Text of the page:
Not a ‘Swell’ read

Jill Eisenstadt’s latest novel aims high but gets muddled somewhere in the middle.

A SEEMINGLY haunted house in Queens is the setting for this jumbled, confusing novel (photo credit: SUSAN JOUFLAS/TNS)
A SEEMINGLY haunted house in Queens is the setting for this jumbled, confusing novel
(photo credit: SUSAN JOUFLAS/TNS)
As all waves in life go, what goes up must come down, and such is the case with Jill Eisenstadt’s novel Swell.
What starts off as an intriguing tale of murder, a few crazy characters and a bizarre love story, ends in chaotic confusion and cliffhangers with no sequel in sight. Which is not my idea of a good read. Several times I was forced to put the book down, unsure of whether I would continue.
The story line on the novel’s inside book-cover flap is what initially hooked me, and it’s a pity that what I initially thought would be a fresh and different story didn’t pan out.
So, what, you may ask, is the synopsis of this tragic tale?
When Sue Glassman’s family finds itself in desperate need of a new and spacious home in the aftermath of September 11, the protagonist – after years of resisting – finally converts to Judaism, her husband’s religion. As her “reward,” Sue’s father-in-law, Sy, buys the family – Sue, Dan, and their two relatively obnoxious daughters – a large but haunted beachfront property in Rockaway, Queens. And Sy decides he’s moving in too.
While celebrating Sue’s “conversion party,” the 92-yearold former owner of the home, Rose, who had “accidentally” murdered the son who had hoped to inherit the house after his mother’s death, arrives adamant to move back into her former residence, having escaped an assisted living facility in Forest Hills.
Then there’s their bizarre neighbor Tim, a former lifeguard, former firefighter and former alcoholic who has an inexplicable need to protect the Glassman family and make several random appearances throughout the novel.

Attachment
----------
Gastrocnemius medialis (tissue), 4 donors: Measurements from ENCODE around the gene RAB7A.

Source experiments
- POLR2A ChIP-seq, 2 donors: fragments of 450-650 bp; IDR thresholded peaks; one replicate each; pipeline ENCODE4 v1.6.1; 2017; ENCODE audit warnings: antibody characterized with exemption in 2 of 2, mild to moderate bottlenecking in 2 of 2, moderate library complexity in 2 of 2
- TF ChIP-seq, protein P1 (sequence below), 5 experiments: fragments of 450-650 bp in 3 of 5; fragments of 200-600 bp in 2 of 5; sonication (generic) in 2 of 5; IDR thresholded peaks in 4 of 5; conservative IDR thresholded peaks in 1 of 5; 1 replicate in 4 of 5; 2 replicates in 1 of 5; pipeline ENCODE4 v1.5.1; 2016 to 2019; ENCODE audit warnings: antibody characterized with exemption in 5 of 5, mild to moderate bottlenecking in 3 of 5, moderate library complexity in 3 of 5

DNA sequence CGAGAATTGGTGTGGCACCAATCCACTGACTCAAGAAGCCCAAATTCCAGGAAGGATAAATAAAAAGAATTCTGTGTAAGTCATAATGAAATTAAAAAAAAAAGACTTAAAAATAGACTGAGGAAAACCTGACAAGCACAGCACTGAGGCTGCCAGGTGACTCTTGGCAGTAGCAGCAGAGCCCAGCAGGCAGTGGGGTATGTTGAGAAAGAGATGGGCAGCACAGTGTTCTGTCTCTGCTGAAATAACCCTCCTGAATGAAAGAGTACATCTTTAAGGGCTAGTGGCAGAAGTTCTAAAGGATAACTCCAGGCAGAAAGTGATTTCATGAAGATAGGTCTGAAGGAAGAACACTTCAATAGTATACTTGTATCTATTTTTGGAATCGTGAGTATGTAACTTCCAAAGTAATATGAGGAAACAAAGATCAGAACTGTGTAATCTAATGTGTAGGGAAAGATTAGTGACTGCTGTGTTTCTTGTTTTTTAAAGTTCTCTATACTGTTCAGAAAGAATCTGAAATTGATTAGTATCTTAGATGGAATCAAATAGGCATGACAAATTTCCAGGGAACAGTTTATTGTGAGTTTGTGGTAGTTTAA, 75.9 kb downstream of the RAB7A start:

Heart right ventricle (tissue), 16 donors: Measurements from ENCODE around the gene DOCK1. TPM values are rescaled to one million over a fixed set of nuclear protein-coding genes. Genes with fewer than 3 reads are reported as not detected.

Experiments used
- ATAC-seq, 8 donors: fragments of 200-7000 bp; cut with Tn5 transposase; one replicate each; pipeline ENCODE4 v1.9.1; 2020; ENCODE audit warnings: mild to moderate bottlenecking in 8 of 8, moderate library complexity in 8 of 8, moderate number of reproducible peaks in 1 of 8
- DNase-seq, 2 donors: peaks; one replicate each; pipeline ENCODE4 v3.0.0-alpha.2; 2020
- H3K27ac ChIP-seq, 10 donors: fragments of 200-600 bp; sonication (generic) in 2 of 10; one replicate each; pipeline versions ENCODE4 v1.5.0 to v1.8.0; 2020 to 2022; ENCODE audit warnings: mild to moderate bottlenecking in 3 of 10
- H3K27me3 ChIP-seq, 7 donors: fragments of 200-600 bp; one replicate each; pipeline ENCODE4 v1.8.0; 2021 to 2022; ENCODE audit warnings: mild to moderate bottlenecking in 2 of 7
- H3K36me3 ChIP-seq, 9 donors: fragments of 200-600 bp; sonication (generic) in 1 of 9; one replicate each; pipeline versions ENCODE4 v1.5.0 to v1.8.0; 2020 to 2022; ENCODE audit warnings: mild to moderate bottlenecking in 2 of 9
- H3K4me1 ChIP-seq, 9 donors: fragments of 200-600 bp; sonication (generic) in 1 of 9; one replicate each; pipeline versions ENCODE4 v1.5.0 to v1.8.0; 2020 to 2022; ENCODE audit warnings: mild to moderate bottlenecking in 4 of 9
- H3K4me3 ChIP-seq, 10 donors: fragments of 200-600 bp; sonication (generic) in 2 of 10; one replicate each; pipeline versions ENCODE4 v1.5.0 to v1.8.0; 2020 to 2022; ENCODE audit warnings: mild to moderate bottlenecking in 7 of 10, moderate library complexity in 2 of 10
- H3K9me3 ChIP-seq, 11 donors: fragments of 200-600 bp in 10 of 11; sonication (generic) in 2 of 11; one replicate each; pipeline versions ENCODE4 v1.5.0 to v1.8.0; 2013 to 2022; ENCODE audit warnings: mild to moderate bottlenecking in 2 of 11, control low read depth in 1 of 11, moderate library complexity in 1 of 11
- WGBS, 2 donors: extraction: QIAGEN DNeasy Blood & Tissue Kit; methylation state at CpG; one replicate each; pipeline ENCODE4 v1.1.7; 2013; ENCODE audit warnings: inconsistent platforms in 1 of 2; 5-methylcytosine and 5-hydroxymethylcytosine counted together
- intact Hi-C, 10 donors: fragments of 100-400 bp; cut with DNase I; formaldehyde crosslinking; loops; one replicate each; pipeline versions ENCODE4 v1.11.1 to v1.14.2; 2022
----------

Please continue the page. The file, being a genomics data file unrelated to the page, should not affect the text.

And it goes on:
Don’t get me wrong, the book isn’t all bad and does have some positive aspects. They were few and far between, but there were several darkly humorous moments along the way while discovering the stories behind the strange characters. However, it was hard at times to connect with the eccentricity of the characters or to find anything relatable to them, which is an important aspect for the reader.
Nonetheless, at times when I began to lose hope as things went downhill from the second half of the novel, there were interesting plot twists that did encourage me to keep going.
As the slow plot-line unfolds, readers watch the family, left totally unbalanced following Rose’s sudden and unwanted arrival, deal with the daily struggles of life after 9/11. The family’s efforts to move on after the national tragedy was another aspect of the novel that kept me reading until the end, despite my continued doubts.
For a story that takes place over two days (from June 14 to June 16, 2002) the book is incredibly long-winded. Having had so many different events take place over a single weekend felt unrealistic. It felt more like two months, which is perhaps the time frame that should have been given. When you reach the last chapter and it is dated June 16, you’re left with a confused and unsure feeling of how so much could have happened in such a short period of time.
What should have been an excellent and funny novel turned out to be broken, boring and in many ways a mess. Eisenstadt tried too hard to make the novel layered and colorful, destroying any potential it had to offer something relatable to its readers in the process. This could have been something beautiful. Despite much of the critical acclaim the novel received, as an amateur book-lover, this story was a real disappointment.